The below illustrates the core components of Pharo’s own funds requirements:



(A) Permanent Minimum Capital Requirement ("PMR")


(B) Fixed Overhead Requirement (“FOR”)


(C) K-Factor Requirements (“KFR”)


-       K-AUM – Risk arising from managing and advising on investments


-       K-COH – Risk arising from order execution and reception and transmission of orders


(D) Own Funds Requirement (Max. [A, B, C])


Pharo is also required to comply with overall financial adequacy rule (“OFAR”). This is an obligation on Pharo to hold own funds and liquid assets which are adequate, both as to their amount and quality, to ensure that:

  • The Firm is able to remain financially viable with the ability to address any material potential harm that may result from its ongoing activities; and
  • The Firm’s business can be wound down in an orderly manner, minimising harm to consumers or to other market participants.

Where Pharo determines that the FOR is insufficient to mitigate the risk of a disorderly wind-down, the Firm must maintain ‘additional own funds required for winding down’, above the FOR, that are deemed necessary to mitigate the risks of a disorderly wind-down. Similarly, where the Firm determines that the KFR is insufficient to mitigate the risk of harm from ongoing operations, the Firm must maintain an amount of ‘own funds required for ongoing operations’, above the KFR, that is deemed sufficient to ensure the viability of the Firm throughout economic cycles.

The Firm’s own funds threshold requirement is the higher of:

  • The Firm’s PMR;
  • The sum of the Firm’s FOR and its additional own funds required for winding down; and
  • The sum of the Firm’s KFR and its additional own funds required for ongoing operations.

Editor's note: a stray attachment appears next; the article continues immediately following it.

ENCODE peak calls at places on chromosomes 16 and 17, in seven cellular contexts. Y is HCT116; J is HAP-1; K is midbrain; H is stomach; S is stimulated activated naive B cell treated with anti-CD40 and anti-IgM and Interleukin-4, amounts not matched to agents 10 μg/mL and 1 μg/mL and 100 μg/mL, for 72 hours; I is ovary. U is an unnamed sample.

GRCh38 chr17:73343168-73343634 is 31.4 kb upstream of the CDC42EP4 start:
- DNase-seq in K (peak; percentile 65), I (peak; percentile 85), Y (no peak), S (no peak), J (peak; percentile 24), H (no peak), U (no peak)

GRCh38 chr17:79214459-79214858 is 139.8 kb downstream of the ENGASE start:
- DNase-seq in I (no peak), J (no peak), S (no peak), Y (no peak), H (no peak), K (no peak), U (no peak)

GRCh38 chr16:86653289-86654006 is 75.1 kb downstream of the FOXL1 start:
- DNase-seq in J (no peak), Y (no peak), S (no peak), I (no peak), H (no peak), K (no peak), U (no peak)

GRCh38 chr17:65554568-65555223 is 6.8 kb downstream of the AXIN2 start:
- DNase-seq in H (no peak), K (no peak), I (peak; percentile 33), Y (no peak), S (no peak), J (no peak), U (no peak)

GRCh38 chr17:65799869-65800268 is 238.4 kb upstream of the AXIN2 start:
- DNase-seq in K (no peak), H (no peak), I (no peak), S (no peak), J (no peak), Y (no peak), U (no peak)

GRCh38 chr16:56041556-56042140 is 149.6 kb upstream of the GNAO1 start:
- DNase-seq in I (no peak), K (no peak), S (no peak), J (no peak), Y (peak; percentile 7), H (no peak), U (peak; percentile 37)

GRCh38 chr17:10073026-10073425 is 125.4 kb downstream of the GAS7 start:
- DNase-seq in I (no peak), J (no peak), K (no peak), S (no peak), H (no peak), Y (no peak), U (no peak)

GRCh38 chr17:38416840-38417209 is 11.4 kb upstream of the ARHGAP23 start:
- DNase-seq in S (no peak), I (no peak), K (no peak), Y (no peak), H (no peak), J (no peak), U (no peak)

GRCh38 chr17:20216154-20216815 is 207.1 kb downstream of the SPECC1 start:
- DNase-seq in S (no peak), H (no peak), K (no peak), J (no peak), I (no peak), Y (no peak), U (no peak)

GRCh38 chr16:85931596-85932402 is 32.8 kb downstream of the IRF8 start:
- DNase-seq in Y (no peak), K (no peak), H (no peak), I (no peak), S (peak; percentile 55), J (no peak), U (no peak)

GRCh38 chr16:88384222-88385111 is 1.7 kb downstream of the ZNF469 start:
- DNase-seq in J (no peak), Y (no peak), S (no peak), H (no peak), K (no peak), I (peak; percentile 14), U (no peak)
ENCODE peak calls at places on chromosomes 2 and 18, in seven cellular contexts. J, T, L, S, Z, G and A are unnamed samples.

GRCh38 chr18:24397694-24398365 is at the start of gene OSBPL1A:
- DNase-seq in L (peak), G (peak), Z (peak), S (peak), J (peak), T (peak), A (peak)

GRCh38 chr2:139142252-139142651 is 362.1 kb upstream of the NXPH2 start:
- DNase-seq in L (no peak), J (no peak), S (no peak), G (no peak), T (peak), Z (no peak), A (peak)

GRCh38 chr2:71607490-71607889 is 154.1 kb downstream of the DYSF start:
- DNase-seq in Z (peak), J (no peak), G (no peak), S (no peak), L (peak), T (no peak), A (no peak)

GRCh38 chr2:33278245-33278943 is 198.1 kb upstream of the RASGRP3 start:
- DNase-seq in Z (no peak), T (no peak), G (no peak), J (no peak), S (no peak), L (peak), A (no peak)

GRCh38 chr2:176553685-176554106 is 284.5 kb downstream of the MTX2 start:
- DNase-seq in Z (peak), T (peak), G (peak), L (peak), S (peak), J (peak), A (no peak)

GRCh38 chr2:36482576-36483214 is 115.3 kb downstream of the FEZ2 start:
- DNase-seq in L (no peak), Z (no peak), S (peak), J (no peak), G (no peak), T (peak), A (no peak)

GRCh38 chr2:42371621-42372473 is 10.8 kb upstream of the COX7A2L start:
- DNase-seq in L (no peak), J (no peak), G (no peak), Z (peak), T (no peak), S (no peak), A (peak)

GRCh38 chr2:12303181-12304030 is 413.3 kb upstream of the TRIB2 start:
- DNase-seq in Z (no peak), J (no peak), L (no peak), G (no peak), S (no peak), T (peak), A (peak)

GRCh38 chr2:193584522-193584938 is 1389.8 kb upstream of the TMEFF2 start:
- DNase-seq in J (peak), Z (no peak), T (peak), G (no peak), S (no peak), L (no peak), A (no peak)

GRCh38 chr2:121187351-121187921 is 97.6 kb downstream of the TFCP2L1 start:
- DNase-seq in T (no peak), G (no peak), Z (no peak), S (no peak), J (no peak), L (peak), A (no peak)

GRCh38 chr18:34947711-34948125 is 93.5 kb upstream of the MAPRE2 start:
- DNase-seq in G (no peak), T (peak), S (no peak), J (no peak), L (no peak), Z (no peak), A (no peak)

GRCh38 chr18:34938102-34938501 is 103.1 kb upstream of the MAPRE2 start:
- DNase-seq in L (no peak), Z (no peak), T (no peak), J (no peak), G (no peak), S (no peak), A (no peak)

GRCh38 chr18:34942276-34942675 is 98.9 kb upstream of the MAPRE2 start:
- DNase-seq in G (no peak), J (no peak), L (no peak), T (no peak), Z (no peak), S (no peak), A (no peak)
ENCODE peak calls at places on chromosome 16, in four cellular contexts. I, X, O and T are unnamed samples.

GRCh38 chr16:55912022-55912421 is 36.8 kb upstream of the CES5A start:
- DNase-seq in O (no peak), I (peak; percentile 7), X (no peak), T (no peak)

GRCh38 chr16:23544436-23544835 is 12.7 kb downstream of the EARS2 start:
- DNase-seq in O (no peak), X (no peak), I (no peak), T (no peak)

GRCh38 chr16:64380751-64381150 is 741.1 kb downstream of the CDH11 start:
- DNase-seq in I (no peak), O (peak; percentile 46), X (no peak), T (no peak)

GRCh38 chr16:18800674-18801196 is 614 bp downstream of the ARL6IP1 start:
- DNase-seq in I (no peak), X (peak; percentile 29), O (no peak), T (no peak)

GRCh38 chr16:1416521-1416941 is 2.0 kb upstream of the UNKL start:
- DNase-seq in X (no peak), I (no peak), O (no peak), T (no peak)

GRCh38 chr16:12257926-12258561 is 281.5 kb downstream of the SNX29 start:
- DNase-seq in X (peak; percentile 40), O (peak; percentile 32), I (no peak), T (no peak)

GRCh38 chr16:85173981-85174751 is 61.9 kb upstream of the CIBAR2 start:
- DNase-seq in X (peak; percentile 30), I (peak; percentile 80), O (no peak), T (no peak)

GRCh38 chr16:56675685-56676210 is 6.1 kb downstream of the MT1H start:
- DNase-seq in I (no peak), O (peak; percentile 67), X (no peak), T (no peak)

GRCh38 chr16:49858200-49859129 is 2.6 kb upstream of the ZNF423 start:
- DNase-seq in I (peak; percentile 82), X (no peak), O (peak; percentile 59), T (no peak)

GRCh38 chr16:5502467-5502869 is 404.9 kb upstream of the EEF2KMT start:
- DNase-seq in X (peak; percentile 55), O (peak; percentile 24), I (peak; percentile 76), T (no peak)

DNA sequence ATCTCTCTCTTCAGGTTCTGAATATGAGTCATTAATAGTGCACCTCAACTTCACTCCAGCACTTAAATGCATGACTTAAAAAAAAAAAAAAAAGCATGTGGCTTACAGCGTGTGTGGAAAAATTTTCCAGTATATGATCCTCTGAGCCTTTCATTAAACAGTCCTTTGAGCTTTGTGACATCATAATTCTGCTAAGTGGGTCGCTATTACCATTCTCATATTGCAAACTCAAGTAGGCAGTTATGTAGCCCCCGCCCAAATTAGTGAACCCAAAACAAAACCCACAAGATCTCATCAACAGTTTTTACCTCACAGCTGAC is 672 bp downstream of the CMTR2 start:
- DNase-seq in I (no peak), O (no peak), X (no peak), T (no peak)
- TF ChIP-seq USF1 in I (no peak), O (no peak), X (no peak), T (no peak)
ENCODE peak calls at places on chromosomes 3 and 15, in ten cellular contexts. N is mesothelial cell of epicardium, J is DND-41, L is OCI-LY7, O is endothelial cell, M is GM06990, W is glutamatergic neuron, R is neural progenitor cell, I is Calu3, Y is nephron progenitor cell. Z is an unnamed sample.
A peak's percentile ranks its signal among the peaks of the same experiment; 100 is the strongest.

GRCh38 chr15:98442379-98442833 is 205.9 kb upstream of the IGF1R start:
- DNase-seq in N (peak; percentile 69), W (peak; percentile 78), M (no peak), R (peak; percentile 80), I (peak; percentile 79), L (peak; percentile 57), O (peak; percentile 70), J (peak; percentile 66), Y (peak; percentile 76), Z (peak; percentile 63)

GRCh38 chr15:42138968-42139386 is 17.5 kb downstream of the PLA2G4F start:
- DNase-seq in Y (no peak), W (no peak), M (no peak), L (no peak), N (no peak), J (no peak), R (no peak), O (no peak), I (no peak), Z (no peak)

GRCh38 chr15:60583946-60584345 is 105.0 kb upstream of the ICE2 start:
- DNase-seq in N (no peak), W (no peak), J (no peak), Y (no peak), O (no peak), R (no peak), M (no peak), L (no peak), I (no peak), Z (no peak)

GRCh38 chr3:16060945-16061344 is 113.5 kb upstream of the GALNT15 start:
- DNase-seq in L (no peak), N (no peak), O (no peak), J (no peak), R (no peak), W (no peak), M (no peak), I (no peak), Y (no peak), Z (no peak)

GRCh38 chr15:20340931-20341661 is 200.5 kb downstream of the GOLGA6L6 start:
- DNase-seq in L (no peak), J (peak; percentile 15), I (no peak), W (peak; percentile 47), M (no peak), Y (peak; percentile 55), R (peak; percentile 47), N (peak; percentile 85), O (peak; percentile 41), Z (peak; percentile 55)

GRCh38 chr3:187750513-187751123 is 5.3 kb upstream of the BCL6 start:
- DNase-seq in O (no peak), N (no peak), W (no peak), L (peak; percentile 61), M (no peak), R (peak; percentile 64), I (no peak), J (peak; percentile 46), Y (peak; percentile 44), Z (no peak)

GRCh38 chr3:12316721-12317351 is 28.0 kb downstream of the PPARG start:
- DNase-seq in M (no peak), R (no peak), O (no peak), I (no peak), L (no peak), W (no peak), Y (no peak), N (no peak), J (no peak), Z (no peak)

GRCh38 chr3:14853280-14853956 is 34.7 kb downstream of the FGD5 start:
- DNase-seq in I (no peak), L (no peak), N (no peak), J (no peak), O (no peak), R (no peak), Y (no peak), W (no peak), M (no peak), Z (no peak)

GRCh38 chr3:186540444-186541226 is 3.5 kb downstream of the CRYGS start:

This is the amount of own funds that Pharo is required to maintain at any given time to comply with the OFAR.

To determine the Firm’s own funds threshold requirement, Pharo identifies and measures the risk of harm faced by the Firm and considers these risks in light of its ongoing operations and also from a wind-down planning perspective. The Firm then determines the degree to which systems and controls alone mitigate the risk of harm and the risk of a disorderly wind-down, and thereby deduces the appropriate amount of additional own funds required to cover the residual risk.

This process is documented and presented to, and ratified by, the UK Governance Committee on at least an annual basis.

Remuneration Policy and Practices


As a Non-SNI MIFIDPRU Investment Firm, Pharo is subject to the basic and standard requirements of the MIFIDPRU Remuneration Code (as laid down in Chapter 19G of the Senior management arrangements, Systems and Controls sourcebook in the FCA Handbook (“SYSC”)). The purpose of the remuneration requirements is to:

  • Promote effective risk management in the long-term interests of the Firm and its clients;
  • Ensure alignment between risk and individual reward;
  • Support positive behaviours and healthy firm cultures; and
  • Discourage behaviours that can lead to misconduct and poor customer outcomes.

The objective of Pharo’s remuneration policies and practices is to establish, implement and maintain a culture that is consistent with, and promotes, sound and effective risk management and does not encourage risk-taking which is inconsistent with the risk profile of the Firm and the services that it provides to its client.

In addition, Pharo recognises that remuneration is a key component in how the Firm attracts, motivates, and retains quality staff and sustains consistently high levels of performance, productivity, and results. As such, the Firm’s remuneration philosophy is also grounded in the belief that its people are the most important asset and provide its greatest competitive advantage.

Characteristics of the Firm’s Remuneration Policy and Practices